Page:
Providing community infrastructure - sanitation and hygiene

Providing community infrastructure - sanitation and hygiene

How can we achieve sanitation and improved hygiene for all?


  • According to UNICEF, the annual cost of meeting the sanitation MDG targets is 9.5 billion dollars. Asked why sanitation targets had faltered, Dr Cho of the World Toilet Association identified lack of funds, and political and social apathy, as causes of the failure. However, this sum is less than 1% of world military spending in 2005 and one-third of the estimated global spending on bottled water
  • About 90% of sewage and 70% of industrial waste in developing countries are discharged untreated into water courses; contaminating the waters and constituting risk to humans and other species: threatening the ecological balance of the environment (UN/WWD, 2010)
  • The impact of inadequate sanitation has financial and economic implications. The economic return on a $1 investment in sanitation is $9.1 (Unicef/IYS Fact Sheet, 2008
  • Inadequate sanitation also leads to time and effort losses. Girls bear the burden of water collection – for drinking as well as for personal and household hygiene. This can take many hours a day, leaving them with no time or energy for school. The WHO also estimates 194 million school attendance days would be gained annually if the sanitation MDG is met and diarrhoeal disease reduced.


Unicef/ International Year of Sanitation Fact Sheet (2008)
UN/World Water Day (2010)

Sanitation: world is off track for MDG target
At the current rate of progress, the world will miss the MDG target by 13%. An estimated 1.1 billion people still defecate in the open, excluding those with unimproved latrines. Unless huge efforts are made, the proportion of people without access to basic sanitation will not be halved by 2015.WHO/Unicef JMP Report (2010)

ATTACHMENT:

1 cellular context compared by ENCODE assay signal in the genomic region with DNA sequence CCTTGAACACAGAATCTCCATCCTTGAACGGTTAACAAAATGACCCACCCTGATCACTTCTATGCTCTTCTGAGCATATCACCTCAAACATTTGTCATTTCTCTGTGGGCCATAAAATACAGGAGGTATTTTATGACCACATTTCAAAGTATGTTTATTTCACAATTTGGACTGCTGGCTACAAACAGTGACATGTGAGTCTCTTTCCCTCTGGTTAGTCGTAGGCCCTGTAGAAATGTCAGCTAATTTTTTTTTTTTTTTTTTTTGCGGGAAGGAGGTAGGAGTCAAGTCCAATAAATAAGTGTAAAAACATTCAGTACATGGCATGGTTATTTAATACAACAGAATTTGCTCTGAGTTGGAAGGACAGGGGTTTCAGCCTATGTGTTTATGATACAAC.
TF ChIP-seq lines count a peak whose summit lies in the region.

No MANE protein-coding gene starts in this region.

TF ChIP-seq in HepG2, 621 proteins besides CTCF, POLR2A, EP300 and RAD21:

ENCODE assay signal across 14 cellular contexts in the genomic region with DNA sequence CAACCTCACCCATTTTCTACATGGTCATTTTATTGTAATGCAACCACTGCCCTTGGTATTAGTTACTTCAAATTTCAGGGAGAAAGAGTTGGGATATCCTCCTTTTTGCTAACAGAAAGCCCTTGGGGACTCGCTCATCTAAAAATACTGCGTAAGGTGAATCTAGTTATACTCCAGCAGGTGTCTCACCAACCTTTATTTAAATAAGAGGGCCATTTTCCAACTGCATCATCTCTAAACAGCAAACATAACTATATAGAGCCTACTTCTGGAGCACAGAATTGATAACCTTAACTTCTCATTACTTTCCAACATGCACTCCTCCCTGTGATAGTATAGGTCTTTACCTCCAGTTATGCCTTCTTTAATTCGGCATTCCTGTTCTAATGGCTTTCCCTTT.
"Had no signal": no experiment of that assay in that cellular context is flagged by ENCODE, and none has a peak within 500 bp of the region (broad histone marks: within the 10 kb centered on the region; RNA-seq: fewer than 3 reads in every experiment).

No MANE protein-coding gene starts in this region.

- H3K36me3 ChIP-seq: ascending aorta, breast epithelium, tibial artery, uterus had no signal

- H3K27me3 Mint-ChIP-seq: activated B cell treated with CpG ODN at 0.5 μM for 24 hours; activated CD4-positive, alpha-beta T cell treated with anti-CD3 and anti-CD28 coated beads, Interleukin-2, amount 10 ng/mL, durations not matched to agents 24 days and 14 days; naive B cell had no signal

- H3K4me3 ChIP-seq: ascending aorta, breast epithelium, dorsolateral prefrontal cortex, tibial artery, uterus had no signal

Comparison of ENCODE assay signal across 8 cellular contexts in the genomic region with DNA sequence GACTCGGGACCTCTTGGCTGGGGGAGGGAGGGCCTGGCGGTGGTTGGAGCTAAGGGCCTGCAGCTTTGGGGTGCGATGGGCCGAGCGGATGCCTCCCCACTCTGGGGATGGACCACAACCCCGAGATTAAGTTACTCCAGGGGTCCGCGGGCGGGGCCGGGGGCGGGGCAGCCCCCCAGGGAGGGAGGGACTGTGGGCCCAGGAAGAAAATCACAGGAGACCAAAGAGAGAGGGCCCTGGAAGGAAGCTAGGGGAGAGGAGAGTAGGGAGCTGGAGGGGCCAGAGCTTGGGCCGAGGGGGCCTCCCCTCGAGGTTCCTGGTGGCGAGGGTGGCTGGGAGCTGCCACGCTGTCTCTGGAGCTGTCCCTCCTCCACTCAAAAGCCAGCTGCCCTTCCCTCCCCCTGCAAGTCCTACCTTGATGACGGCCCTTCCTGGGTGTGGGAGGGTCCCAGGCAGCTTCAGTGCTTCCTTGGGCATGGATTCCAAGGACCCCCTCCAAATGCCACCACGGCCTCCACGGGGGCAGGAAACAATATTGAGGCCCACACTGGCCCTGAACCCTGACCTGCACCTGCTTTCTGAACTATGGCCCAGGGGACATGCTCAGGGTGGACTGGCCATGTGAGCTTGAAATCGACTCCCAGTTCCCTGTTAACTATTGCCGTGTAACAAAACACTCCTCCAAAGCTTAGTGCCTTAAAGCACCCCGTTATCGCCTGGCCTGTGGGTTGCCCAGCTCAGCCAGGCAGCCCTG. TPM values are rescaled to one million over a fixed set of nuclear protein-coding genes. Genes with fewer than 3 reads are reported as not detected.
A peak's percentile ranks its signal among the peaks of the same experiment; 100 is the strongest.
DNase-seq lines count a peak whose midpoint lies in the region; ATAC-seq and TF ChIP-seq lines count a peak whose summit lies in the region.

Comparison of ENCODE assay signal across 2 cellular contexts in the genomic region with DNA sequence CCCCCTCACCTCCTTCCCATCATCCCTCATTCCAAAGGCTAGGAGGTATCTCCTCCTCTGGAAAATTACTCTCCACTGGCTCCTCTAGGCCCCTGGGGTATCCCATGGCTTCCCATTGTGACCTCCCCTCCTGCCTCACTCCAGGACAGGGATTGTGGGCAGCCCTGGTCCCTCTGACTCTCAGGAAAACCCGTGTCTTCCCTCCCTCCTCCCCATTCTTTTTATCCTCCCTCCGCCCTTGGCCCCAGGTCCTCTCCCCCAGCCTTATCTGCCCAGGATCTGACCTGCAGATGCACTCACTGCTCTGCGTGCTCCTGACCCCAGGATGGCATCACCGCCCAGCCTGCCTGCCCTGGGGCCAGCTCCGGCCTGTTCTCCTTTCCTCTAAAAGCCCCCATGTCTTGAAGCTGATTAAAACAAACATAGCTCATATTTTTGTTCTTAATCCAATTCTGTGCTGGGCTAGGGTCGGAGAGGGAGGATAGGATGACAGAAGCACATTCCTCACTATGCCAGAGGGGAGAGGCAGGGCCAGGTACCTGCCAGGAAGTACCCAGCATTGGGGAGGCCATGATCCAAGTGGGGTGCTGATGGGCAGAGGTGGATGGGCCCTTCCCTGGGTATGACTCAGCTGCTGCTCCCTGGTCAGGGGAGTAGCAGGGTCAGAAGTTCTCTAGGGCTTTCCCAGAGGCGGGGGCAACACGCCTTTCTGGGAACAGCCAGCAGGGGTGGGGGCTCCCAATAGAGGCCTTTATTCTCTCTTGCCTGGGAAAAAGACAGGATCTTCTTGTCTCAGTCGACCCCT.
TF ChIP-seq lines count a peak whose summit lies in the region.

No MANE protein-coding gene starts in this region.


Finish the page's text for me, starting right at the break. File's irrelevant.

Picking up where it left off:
Source: Morella, Foster and Banerjee 2008

Use a pragmatic local approach, with an eye to wider environmental issues

Population that needs to gain access to an improved sanitation facility to meet the MDG target, 2006-2015 (millions)

Case study
Ethiopia-Making Community Led Total Sanitation Approach Work


  • Lobby to push sanitation up the political ladder, with decisions about where to focus policy efforts along the sanitation ladder to be informed by access to sanitation patterns and the realities of different societies and cultures
  • Stimulate demand for sanitation and behaviour change where open defecation prevails
  • Hygiene education is critical. Promoting hygiene can start a virtuous cycle that builds demand for better sanitation, raising awareness of the benefits of sanitation and establishing codes of conduct and new life standards
  • Ensure adequate supply of materials to build improved latrines, before addressing demand in settings dominated by unimproved ones


ACID (2009) Africa’s Infrastructure: A Time for Transformation. Chapter 17, Sanitation: Moving Up the Ladder.
EF (2008) Progress on Drinking Water and Sanitation: Special Focus on Sanitation. New York and WHO, Geneva.